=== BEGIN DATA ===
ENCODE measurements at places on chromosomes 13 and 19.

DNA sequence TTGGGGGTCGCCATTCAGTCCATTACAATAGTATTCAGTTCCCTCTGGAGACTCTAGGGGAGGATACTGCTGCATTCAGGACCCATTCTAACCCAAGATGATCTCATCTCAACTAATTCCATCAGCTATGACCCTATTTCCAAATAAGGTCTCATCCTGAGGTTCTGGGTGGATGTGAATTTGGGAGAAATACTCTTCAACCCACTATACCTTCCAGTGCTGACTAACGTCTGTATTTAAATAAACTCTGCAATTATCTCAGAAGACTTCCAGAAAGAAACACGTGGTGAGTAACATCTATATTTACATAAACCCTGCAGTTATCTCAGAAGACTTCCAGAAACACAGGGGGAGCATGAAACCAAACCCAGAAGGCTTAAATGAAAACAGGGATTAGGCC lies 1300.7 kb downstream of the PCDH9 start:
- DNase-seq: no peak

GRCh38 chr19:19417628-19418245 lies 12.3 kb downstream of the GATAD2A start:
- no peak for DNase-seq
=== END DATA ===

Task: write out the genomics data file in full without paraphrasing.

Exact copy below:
ENCODE measurements at places on chromosomes 13 and 19.

DNA sequence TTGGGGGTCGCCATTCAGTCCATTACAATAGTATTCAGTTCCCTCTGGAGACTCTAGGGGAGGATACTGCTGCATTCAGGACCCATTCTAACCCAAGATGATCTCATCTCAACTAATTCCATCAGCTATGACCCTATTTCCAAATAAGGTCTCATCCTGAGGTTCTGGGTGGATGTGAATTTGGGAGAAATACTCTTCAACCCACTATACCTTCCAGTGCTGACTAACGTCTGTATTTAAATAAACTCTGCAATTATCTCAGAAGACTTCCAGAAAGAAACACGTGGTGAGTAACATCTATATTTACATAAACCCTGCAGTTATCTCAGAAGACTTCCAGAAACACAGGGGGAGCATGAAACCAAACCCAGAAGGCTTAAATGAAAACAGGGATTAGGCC lies 1300.7 kb downstream of the PCDH9 start:
- DNase-seq: no peak

GRCh38 chr19:19417628-19418245 lies 12.3 kb downstream of the GATAD2A start:
- no peak for DNase-seq